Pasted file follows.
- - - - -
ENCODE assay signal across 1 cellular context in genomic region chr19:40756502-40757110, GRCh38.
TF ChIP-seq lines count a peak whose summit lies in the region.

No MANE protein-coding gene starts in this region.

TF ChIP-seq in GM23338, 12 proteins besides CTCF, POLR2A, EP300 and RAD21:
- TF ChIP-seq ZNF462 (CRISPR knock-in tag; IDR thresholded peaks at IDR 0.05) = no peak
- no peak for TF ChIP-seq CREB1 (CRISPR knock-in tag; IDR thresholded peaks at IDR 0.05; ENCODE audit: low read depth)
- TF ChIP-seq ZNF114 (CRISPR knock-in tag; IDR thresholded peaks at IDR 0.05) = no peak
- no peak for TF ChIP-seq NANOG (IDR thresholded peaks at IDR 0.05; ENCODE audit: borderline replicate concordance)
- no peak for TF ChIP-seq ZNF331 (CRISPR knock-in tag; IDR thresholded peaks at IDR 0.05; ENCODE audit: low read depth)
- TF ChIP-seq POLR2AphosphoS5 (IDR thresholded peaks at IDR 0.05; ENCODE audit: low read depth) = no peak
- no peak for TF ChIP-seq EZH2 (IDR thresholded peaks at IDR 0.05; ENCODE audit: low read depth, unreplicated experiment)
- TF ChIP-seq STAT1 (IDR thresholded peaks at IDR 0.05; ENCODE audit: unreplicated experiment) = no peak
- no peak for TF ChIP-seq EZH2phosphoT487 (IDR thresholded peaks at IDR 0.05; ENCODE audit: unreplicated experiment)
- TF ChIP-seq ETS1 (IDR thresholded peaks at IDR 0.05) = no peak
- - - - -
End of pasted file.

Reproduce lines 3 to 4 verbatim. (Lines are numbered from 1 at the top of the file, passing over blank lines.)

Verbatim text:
No MANE protein-coding gene starts in this region.

TF ChIP-seq in GM23338, 12 proteins besides CTCF, POLR2A, EP300 and RAD21: